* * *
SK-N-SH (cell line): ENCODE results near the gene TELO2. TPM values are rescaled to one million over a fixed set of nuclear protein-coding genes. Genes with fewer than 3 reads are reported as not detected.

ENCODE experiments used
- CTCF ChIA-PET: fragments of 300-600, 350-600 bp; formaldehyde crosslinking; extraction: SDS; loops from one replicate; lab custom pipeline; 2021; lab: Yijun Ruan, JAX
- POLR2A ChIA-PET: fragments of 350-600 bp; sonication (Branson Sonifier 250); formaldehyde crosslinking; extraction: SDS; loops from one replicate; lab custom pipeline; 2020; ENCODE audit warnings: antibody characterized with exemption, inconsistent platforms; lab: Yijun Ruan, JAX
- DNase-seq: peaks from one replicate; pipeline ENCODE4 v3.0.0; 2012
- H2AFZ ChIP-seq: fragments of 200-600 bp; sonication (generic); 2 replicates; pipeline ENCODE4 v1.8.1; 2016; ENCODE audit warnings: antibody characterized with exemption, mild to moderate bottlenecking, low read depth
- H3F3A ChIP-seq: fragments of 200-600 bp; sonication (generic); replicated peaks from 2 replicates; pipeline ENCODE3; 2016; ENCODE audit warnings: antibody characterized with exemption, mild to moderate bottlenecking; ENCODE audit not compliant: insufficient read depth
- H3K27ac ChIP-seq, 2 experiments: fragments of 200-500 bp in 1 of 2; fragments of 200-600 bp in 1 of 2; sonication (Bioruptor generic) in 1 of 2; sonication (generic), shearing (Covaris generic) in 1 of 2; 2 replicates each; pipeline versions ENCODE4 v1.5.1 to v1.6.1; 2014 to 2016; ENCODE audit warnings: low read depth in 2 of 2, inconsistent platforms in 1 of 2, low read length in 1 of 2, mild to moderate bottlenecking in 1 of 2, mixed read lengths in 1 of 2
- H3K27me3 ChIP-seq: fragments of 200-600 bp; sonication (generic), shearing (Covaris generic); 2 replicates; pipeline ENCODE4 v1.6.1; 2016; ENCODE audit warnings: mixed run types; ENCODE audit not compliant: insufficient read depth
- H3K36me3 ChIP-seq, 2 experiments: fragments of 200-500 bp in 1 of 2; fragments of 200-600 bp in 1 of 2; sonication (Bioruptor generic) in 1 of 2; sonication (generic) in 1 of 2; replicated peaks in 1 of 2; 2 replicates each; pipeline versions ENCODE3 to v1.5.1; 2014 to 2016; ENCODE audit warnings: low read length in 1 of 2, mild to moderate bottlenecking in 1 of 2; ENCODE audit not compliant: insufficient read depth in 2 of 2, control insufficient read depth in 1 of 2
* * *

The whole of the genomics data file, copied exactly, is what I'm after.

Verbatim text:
SK-N-SH (cell line): ENCODE results near the gene TELO2. TPM values are rescaled to one million over a fixed set of nuclear protein-coding genes. Genes with fewer than 3 reads are reported as not detected.

ENCODE experiments used
- CTCF ChIA-PET: fragments of 300-600, 350-600 bp; formaldehyde crosslinking; extraction: SDS; loops from one replicate; lab custom pipeline; 2021; lab: Yijun Ruan, JAX
- POLR2A ChIA-PET: fragments of 350-600 bp; sonication (Branson Sonifier 250); formaldehyde crosslinking; extraction: SDS; loops from one replicate; lab custom pipeline; 2020; ENCODE audit warnings: antibody characterized with exemption, inconsistent platforms; lab: Yijun Ruan, JAX
- DNase-seq: peaks from one replicate; pipeline ENCODE4 v3.0.0; 2012
- H2AFZ ChIP-seq: fragments of 200-600 bp; sonication (generic); 2 replicates; pipeline ENCODE4 v1.8.1; 2016; ENCODE audit warnings: antibody characterized with exemption, mild to moderate bottlenecking, low read depth
- H3F3A ChIP-seq: fragments of 200-600 bp; sonication (generic); replicated peaks from 2 replicates; pipeline ENCODE3; 2016; ENCODE audit warnings: antibody characterized with exemption, mild to moderate bottlenecking; ENCODE audit not compliant: insufficient read depth
- H3K27ac ChIP-seq, 2 experiments: fragments of 200-500 bp in 1 of 2; fragments of 200-600 bp in 1 of 2; sonication (Bioruptor generic) in 1 of 2; sonication (generic), shearing (Covaris generic) in 1 of 2; 2 replicates each; pipeline versions ENCODE4 v1.5.1 to v1.6.1; 2014 to 2016; ENCODE audit warnings: low read depth in 2 of 2, inconsistent platforms in 1 of 2, low read length in 1 of 2, mild to moderate bottlenecking in 1 of 2, mixed read lengths in 1 of 2
- H3K27me3 ChIP-seq: fragments of 200-600 bp; sonication (generic), shearing (Covaris generic); 2 replicates; pipeline ENCODE4 v1.6.1; 2016; ENCODE audit warnings: mixed run types; ENCODE audit not compliant: insufficient read depth
- H3K36me3 ChIP-seq, 2 experiments: fragments of 200-500 bp in 1 of 2; fragments of 200-600 bp in 1 of 2; sonication (Bioruptor generic) in 1 of 2; sonication (generic) in 1 of 2; replicated peaks in 1 of 2; 2 replicates each; pipeline versions ENCODE3 to v1.5.1; 2014 to 2016; ENCODE audit warnings: low read length in 1 of 2, mild to moderate bottlenecking in 1 of 2; ENCODE audit not compliant: insufficient read depth in 2 of 2, control insufficient read depth in 1 of 2